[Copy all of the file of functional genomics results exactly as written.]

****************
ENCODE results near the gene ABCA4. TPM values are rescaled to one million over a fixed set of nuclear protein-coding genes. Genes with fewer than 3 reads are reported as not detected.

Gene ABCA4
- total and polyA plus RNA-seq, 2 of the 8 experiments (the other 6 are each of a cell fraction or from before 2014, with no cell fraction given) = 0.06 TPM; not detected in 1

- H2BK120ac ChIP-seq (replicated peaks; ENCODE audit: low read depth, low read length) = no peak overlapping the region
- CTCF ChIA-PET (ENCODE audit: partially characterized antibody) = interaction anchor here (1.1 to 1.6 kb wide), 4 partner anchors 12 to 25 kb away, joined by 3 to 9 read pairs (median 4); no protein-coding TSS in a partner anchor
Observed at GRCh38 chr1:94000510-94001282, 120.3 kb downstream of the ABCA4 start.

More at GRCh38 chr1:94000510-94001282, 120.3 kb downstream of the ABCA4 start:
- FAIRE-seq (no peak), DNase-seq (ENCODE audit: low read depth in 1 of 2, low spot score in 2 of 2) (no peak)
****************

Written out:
ENCODE results near the gene ABCA4. TPM values are rescaled to one million over a fixed set of nuclear protein-coding genes. Genes with fewer than 3 reads are reported as not detected.

Gene ABCA4
- total and polyA plus RNA-seq, 2 of the 8 experiments (the other 6 are each of a cell fraction or from before 2014, with no cell fraction given) = 0.06 TPM; not detected in 1

- H2BK120ac ChIP-seq (replicated peaks; ENCODE audit: low read depth, low read length) = no peak overlapping the region
- CTCF ChIA-PET (ENCODE audit: partially characterized antibody) = interaction anchor here (1.1 to 1.6 kb wide), 4 partner anchors 12 to 25 kb away, joined by 3 to 9 read pairs (median 4); no protein-coding TSS in a partner anchor
Observed at GRCh38 chr1:94000510-94001282, 120.3 kb downstream of the ABCA4 start.

More at GRCh38 chr1:94000510-94001282, 120.3 kb downstream of the ABCA4 start:
- FAIRE-seq (no peak), DNase-seq (ENCODE audit: low read depth in 1 of 2, low spot score in 2 of 2) (no peak)